Hidden Cause #13 why you still have low thyroid symptoms even though you may be taking thyroid medication, and even though your lab tests look “normal” is ..
Underconversion of T4 into T3 caused by a deficiency of co-factors and high levels of cytokines.
What is “conversion?”
About 97% of what the thyroid gland makes is T4, which is bascally inactive. T4 must be converted into T3, which IS active.
How does conversion happen?
An enzyme called 5′-deiodinase performs the “conversion.” Conversion takes place primarily in the liver. Certain important co-factors must be present in order for this enzyme to work correctly. The #1 co-factor for this conversion is selenium. (You may have heard of selenium).
What are the symptoms of underconversion (low conversion)?
Typical symptoms are your “classic” low thyroid symptoms:
- hair loss
- weight gain
- brain fog
- dry skin
- dry hair
- high cholesterol (may not be from your diet. T3 is is the “co-factor” to convert cholesterol into your hormones).
What does underconversion/low conversion look like on blood tests?
On lab tests (assuming the doctor is actually ordering these)…you may notice that the Reverse T3 is low. That’s one little indicator of how much conversion is happening.
But you might also see:
- Free T4 low
- Free T3 low
- Or you may see total T3 levels low
Or you may not see any abnormal lab results. You may have only the low thyroid symptoms.
What could cause a deficiency in selenium ( or a “need” for selenium)?
The #1 suspect is malabsorption.
Then you have to ask “Why would someone not be able to absorb selenium?”
First thing you have to consider is insuffficient stomach acid, called hypochlorhydria. Now, not too much stomach acid, but not enough stomach acid.
If you don’t have enough stomach acid, you can’t demineralize your food. You can’t suck the minerals out of it, and over time you’ll have depleted selenium levels. Selenium wont’ be present in sufficient quanitiy to be a co-factor for 5′-deiodinase to convert T4 into T3.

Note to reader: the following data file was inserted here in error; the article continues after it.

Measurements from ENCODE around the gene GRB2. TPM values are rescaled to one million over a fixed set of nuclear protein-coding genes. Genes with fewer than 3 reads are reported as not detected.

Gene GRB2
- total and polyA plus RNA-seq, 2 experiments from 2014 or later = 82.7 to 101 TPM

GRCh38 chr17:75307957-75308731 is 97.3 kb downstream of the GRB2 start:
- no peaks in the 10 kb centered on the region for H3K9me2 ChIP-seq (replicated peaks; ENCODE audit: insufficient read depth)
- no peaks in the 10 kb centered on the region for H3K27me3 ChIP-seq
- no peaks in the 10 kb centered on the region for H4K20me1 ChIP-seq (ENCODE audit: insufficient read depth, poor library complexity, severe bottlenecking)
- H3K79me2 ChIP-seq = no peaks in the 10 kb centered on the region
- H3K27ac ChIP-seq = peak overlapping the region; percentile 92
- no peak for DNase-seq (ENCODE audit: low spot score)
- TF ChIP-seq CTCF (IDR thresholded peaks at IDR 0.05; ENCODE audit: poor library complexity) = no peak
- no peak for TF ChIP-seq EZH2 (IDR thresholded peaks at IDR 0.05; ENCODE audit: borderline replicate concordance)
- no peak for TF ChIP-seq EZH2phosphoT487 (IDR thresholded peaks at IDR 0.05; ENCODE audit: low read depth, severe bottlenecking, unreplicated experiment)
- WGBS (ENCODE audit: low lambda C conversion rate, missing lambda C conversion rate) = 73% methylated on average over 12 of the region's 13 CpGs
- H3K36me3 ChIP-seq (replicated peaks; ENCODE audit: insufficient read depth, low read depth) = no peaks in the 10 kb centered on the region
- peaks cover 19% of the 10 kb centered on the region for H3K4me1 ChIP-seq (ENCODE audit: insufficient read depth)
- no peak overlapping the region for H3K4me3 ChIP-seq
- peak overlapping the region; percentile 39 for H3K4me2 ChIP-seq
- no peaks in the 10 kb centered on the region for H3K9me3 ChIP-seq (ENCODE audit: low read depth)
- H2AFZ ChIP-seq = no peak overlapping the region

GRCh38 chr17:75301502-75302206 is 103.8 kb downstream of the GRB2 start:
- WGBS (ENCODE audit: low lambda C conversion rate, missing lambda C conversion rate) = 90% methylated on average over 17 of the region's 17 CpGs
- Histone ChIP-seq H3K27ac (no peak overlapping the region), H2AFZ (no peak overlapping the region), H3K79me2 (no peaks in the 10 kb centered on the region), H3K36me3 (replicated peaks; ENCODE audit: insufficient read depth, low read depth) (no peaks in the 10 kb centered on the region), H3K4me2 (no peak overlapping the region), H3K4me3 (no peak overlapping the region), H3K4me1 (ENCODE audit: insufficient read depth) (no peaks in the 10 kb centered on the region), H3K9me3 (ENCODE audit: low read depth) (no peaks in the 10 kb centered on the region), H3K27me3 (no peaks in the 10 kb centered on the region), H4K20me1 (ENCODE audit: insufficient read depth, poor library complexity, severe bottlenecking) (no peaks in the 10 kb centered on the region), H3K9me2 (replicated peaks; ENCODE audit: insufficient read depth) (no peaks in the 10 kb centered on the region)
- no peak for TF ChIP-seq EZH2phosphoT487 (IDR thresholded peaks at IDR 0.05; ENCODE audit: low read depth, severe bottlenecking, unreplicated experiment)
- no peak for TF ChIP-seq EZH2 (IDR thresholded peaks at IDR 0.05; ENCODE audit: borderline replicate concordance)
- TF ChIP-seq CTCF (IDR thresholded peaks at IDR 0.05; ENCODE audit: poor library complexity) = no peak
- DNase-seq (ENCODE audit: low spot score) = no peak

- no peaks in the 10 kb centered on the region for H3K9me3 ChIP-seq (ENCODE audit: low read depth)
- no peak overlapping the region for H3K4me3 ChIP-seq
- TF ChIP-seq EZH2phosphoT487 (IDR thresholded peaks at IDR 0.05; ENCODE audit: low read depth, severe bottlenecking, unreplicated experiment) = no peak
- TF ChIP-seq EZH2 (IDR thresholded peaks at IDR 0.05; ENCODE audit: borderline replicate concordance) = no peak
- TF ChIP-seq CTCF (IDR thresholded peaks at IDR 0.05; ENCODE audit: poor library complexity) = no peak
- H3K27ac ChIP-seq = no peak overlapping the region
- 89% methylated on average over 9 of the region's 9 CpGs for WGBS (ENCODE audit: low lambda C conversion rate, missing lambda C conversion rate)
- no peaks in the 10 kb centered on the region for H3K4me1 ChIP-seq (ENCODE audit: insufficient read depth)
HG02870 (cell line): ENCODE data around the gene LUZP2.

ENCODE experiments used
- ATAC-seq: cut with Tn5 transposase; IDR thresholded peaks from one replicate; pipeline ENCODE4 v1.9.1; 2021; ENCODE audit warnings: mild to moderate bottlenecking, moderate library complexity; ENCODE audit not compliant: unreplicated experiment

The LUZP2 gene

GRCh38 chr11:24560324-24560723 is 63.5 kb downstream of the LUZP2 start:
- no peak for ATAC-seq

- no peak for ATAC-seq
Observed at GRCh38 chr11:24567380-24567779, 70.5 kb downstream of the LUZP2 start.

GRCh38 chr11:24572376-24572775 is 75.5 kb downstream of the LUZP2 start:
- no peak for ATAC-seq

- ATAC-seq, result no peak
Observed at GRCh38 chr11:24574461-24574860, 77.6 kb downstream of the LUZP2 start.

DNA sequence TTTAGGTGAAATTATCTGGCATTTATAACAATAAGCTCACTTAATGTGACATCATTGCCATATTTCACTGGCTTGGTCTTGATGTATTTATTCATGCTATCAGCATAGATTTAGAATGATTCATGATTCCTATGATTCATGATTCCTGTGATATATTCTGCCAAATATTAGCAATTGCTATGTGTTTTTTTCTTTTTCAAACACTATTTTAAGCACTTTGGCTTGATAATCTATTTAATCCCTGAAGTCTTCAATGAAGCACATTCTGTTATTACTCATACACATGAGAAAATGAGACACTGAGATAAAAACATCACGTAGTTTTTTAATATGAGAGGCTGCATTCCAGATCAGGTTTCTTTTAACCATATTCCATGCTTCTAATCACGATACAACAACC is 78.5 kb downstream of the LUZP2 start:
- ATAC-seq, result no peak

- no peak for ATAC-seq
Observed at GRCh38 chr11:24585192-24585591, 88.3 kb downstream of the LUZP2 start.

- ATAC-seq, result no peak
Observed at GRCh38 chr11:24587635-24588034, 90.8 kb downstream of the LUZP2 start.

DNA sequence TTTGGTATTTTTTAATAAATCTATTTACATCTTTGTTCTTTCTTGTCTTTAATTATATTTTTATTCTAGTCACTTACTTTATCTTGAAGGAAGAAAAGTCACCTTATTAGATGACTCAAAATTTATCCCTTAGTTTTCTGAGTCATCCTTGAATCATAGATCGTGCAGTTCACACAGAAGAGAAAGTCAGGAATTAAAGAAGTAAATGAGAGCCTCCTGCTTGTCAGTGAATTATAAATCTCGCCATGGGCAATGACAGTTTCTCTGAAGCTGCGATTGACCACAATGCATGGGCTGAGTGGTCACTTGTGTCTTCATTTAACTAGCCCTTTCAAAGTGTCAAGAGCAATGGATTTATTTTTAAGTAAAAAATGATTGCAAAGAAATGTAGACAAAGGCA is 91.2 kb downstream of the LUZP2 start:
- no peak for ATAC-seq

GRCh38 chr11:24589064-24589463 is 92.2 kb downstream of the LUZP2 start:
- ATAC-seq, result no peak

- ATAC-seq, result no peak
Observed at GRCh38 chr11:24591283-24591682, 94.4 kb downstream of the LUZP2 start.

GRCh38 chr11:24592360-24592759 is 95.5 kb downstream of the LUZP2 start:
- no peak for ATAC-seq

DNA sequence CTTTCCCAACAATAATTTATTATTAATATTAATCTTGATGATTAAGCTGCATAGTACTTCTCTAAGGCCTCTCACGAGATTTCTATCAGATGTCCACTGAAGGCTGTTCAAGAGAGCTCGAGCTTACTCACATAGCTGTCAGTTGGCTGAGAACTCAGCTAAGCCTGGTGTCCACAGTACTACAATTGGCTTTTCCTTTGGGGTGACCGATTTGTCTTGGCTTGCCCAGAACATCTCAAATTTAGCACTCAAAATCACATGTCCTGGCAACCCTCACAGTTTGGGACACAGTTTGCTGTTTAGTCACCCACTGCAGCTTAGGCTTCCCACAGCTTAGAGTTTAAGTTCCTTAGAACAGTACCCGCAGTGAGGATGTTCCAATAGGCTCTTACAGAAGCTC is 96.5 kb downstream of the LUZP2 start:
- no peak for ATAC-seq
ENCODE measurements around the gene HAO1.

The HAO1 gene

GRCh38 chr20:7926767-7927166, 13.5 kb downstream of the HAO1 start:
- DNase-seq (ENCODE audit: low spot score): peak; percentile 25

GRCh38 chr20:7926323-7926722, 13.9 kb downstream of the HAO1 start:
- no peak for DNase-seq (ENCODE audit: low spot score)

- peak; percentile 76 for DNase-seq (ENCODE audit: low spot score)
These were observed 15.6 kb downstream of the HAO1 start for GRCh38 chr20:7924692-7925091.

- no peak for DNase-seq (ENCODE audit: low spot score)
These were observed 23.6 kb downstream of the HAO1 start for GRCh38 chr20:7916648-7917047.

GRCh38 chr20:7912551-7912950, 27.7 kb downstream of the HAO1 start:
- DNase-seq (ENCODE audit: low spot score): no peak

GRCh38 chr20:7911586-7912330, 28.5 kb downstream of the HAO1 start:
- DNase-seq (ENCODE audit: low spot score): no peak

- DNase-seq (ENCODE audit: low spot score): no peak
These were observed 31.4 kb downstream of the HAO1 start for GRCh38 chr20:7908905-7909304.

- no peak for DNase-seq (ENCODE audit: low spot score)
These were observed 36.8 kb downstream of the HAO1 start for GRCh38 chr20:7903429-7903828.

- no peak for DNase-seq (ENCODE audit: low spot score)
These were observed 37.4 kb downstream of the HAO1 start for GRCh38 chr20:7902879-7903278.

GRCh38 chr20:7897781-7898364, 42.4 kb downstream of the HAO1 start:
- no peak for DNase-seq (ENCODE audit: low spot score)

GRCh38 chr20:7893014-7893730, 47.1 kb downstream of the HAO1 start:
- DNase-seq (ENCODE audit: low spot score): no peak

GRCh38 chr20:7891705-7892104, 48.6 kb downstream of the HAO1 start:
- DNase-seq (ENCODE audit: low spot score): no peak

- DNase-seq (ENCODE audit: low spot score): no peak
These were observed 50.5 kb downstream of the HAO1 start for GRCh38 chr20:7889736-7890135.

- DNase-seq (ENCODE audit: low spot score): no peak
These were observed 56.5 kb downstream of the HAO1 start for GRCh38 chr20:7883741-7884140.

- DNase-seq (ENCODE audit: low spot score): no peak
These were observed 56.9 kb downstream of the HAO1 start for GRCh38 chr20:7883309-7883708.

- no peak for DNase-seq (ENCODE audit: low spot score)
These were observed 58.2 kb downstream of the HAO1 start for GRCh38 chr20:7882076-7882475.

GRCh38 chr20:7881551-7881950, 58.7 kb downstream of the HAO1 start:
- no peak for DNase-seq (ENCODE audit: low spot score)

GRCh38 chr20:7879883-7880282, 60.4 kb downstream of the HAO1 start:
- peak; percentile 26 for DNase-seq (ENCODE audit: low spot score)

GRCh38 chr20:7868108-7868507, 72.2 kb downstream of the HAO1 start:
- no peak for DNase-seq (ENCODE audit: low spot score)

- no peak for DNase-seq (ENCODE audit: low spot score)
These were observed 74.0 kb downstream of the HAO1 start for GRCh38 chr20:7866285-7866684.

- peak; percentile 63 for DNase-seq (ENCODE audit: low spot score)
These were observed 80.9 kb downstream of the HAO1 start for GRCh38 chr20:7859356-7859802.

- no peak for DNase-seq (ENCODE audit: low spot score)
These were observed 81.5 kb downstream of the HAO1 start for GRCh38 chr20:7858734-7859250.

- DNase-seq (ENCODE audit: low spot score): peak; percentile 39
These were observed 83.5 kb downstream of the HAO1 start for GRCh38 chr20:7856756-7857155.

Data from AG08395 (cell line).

What would cause low stomach acid?
The first thing you look at is a Helicobacter Pylori bacterial infection. The best test to check for this, in my opinion, is a Urea Breath Test. Hopefully, the doctor you’re working with will know about this issue and also know how to help you eradicate it, if you’ve got it.
Increased levels of cytokines is the second factor that causes low conversion of T4 into T3, and low thyroid symptoms.
Cytokines are immune system messengers. They are part of inflammatory process.
So, if you have gastrointestinal inflammation or arthritic inflammation in a joint…
…or if you have any autoimmune disease like Hashimoto’s, rheumatoid arthritis or multiple sclerosis…you will have a high level of circulating cytokines.
Cytokines block conversion of T4 into T3 by slowing down enzyme 5′-deiodinase enzyme.
This next part is critical for you to understand:
You can have two problems at the same time.
For example, a person can have Hashimoto’s that’s destroying their thyroid gland from the inside out…AND…simultaneously have high levels of cytokines that are blocking the conversion of T4 to T3.
You can have two problems at once. There’s no rule that says you can only have Hashimoto’s. You can also have side effects of Hashimoto’s.
Or the inflammation from another problem such as rheumatoid arthritis, or gluten sensitivity or a leaky gut can be causing the cytokines to be high and slowing down conversion. A good doctor has to do a inflammation scavenger hunt to track down the possible source of inflammation.
Here’s the take-away:
If you have any of the following, your doctor should be suspecting a conversion problem:
- low thyroid symptoms
- low reverse T3 on blood test
- low T3 or low free T3
- You were prescribed Cytomel® because you didn’t get better on Synthroid® or levothyroxine. Synthroid® and levo are T4 and must be converted into T3. Taking Cytomel® bypasses the need for conversion…but…does NOT address the underlying problem that cause the converstion problem in the first place.
Underconversion/low conversion can be caused by a selenium deficiency, which makes us look at H. pylori and gut malabsorption….or underconversion can be caused by cytokines blocking the activity of 5′-deiodinase.
Who has high cytokines? Persons with inflammatory conditions.
What are inflammatory conditions? Hashimoto’s, rheumatoid arthritis, multiple sclerosis, psoriasis, persons with food sensitivitites.
You’ve got to put on your detective badge and your thinking cap and start looking for these things.
So if you’re still having low thyroid symptoms, this is something that should be considered, so you need to find someone who knows how to look for them and knows what to do if they find them.
© 2013 David Clark. All Rights Reserved.
Disclaimer: The contents of this site are for educational purposes only. Nothing here should be construed as medical advice. Nothing here is a substitute for actual medical care. Consult a qualified healthcare professional.